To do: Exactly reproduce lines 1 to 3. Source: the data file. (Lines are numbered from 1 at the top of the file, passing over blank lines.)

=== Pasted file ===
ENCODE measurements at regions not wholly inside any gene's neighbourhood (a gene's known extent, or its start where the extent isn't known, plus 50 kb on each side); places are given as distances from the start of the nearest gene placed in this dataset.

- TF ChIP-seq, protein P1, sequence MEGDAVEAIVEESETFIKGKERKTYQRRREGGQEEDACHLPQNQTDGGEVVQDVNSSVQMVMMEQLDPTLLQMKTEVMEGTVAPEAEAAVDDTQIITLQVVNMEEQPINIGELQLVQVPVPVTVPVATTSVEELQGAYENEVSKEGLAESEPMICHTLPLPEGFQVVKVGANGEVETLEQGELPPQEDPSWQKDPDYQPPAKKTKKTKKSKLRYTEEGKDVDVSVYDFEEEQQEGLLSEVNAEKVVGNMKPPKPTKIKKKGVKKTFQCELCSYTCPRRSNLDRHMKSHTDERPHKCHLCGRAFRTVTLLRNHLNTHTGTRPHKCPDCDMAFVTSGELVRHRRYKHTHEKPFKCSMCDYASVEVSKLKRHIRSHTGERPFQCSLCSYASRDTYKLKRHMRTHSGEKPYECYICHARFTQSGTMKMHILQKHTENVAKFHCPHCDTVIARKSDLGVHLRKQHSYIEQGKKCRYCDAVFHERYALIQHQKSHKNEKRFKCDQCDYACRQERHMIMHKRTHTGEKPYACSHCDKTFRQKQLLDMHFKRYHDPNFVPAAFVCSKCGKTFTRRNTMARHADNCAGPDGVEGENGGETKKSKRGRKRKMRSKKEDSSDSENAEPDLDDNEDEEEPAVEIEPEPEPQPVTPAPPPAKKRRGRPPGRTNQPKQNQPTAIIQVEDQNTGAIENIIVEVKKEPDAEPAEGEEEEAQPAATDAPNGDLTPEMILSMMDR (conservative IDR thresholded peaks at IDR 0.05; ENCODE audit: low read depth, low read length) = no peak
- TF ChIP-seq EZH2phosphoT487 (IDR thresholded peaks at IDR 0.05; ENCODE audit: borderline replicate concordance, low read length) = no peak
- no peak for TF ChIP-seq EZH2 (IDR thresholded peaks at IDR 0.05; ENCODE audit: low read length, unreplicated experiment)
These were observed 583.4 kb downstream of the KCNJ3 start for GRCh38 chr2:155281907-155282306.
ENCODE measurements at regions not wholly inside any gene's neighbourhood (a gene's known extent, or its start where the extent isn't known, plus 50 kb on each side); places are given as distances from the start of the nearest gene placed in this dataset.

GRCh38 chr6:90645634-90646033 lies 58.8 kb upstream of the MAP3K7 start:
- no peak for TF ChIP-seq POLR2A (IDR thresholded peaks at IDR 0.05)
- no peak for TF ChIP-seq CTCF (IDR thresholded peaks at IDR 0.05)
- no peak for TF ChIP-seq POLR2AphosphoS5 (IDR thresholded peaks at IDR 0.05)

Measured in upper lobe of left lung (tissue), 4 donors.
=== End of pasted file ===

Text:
ENCODE measurements at regions not wholly inside any gene's neighbourhood (a gene's known extent, or its start where the extent isn't known, plus 50 kb on each side); places are given as distances from the start of the nearest gene placed in this dataset.

- TF ChIP-seq, protein P1, sequence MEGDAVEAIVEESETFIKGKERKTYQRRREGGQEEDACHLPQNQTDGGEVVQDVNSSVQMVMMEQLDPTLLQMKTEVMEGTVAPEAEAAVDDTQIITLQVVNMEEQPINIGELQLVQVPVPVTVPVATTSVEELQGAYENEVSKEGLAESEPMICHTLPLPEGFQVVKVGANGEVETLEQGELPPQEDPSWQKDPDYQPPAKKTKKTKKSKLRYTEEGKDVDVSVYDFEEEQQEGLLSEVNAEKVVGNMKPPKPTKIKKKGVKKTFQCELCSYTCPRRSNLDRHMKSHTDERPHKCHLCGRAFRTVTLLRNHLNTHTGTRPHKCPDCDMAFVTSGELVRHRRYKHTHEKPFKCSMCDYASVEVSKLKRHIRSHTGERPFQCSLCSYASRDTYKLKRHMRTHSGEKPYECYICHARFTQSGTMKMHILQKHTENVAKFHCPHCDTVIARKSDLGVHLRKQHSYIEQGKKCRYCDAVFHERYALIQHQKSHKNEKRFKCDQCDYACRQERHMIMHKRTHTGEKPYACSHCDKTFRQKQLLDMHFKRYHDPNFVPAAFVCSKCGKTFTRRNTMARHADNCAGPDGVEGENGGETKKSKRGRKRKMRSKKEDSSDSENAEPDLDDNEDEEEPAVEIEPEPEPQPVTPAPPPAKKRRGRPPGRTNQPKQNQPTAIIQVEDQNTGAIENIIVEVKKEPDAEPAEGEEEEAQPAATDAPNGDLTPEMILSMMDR (conservative IDR thresholded peaks at IDR 0.05; ENCODE audit: low read depth, low read length) = no peak
- TF ChIP-seq EZH2phosphoT487 (IDR thresholded peaks at IDR 0.05; ENCODE audit: borderline replicate concordance, low read length) = no peak